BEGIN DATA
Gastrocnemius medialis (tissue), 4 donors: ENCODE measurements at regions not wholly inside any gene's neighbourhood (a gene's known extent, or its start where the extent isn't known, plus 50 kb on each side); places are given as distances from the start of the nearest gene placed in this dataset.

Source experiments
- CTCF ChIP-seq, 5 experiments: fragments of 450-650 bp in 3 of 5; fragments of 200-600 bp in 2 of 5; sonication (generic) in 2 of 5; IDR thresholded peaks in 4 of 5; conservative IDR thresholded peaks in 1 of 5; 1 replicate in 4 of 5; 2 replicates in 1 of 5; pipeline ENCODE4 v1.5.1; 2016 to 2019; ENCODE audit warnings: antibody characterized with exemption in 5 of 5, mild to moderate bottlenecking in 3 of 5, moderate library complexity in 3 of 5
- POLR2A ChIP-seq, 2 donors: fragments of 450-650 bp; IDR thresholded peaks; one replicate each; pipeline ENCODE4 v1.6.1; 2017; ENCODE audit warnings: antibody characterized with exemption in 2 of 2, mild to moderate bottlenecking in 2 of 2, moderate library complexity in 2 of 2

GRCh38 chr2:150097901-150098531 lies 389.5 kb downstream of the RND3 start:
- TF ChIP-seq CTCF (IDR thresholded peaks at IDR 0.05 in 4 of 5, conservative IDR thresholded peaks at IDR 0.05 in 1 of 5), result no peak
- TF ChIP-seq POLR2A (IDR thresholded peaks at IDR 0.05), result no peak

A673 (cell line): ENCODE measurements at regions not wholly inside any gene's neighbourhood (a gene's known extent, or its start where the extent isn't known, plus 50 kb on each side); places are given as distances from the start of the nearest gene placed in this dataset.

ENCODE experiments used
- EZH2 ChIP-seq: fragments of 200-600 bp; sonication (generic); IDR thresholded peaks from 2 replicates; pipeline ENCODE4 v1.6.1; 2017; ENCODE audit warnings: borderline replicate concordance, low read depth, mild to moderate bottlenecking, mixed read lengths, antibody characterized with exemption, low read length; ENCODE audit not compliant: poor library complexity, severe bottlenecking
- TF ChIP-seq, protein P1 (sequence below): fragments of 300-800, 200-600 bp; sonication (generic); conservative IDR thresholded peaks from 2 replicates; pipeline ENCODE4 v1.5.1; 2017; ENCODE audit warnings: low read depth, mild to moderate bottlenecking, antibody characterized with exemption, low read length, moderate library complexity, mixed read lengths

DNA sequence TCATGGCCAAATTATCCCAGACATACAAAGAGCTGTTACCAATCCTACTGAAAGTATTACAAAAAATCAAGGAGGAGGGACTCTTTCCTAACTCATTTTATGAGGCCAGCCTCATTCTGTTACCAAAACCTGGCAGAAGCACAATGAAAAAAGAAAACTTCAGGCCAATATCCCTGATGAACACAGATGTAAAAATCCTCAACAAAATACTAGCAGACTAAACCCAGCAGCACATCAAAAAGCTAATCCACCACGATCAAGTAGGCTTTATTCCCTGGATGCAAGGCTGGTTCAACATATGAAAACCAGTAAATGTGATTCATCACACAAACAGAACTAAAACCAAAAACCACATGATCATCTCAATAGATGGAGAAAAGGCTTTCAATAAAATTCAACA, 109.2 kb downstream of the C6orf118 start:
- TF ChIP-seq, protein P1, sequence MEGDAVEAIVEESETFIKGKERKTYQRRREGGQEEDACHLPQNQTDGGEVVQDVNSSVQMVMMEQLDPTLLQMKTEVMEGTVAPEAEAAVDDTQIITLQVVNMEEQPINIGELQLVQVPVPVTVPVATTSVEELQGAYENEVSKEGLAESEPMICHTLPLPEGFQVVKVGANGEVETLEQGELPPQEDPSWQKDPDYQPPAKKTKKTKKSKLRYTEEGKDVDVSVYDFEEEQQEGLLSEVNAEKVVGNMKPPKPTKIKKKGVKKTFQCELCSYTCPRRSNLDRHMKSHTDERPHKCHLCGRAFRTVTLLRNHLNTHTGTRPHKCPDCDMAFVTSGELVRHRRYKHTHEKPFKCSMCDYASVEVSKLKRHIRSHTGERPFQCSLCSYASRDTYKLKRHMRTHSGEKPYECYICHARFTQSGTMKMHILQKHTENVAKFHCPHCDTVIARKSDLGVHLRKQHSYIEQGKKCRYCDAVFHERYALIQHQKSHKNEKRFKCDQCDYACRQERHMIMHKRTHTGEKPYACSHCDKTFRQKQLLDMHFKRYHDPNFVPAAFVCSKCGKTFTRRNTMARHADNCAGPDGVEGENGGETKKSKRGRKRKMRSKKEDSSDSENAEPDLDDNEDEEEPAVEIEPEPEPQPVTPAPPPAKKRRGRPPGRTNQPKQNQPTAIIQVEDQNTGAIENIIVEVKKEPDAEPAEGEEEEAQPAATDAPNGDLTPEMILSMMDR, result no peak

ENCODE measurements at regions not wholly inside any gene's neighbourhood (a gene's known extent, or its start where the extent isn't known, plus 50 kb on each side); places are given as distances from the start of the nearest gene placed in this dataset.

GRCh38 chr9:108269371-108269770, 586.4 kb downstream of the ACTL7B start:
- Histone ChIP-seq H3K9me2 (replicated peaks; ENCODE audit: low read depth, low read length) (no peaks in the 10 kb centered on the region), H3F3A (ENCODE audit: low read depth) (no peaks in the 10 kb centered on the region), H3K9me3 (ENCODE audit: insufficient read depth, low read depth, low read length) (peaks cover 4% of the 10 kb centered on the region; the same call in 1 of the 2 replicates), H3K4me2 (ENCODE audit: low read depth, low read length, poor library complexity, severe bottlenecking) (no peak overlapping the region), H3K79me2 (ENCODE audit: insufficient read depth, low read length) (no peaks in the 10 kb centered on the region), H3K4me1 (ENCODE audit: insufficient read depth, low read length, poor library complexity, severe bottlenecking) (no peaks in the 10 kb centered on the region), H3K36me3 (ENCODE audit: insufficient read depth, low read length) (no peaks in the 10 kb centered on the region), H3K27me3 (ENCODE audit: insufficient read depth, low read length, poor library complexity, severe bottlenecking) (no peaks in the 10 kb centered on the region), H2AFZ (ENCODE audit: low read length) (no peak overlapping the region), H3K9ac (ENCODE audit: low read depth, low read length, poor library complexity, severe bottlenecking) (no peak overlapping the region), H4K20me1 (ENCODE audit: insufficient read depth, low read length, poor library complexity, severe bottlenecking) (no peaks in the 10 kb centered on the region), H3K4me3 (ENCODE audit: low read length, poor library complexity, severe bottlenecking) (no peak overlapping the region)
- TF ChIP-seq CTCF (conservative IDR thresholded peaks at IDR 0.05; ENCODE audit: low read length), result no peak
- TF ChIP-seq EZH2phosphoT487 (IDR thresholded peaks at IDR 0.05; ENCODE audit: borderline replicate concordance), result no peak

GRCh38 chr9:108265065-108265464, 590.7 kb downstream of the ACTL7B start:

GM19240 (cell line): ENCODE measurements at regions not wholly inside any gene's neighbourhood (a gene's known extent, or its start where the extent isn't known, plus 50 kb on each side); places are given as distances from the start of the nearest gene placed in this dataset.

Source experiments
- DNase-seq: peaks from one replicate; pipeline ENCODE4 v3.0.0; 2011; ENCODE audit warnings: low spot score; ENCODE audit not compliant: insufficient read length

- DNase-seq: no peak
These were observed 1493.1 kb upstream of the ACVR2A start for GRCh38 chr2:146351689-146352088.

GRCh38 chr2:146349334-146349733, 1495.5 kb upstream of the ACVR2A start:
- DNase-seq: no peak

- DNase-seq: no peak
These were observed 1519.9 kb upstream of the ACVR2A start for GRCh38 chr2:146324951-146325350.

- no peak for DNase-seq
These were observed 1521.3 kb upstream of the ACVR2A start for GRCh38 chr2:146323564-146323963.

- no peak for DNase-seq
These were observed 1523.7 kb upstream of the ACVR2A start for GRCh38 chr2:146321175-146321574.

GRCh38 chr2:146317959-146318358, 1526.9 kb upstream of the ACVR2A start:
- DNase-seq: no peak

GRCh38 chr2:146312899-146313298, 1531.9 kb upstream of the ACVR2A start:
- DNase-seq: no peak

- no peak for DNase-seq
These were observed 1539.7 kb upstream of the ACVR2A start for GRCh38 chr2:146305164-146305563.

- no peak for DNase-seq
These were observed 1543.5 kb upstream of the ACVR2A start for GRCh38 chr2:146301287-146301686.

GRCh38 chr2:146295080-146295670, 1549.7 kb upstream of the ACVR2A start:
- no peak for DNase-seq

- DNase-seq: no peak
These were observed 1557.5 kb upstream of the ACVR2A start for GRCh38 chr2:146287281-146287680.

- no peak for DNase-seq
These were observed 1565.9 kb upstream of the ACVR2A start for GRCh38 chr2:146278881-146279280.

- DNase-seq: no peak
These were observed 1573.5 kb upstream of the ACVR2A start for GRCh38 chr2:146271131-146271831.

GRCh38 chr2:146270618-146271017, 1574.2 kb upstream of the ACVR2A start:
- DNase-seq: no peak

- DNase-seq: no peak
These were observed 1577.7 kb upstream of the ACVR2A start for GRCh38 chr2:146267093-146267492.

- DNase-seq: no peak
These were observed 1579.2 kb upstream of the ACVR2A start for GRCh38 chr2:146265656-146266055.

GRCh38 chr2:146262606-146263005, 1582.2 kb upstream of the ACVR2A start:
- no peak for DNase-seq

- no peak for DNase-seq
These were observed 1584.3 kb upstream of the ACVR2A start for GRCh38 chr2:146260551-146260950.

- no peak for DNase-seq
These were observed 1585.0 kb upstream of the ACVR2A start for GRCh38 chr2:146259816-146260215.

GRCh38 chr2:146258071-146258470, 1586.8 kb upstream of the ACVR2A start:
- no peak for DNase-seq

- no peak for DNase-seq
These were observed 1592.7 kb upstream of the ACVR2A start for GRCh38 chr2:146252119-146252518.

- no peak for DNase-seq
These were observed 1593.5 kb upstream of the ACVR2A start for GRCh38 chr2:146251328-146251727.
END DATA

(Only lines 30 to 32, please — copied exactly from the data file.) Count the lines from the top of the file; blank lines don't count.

These were observed 1521.3 kb upstream of the ACVR2A start for GRCh38 chr2:146323564-146323963.

- no peak for DNase-seq
These were observed 1523.7 kb upstream of the ACVR2A start for GRCh38 chr2:146321175-146321574.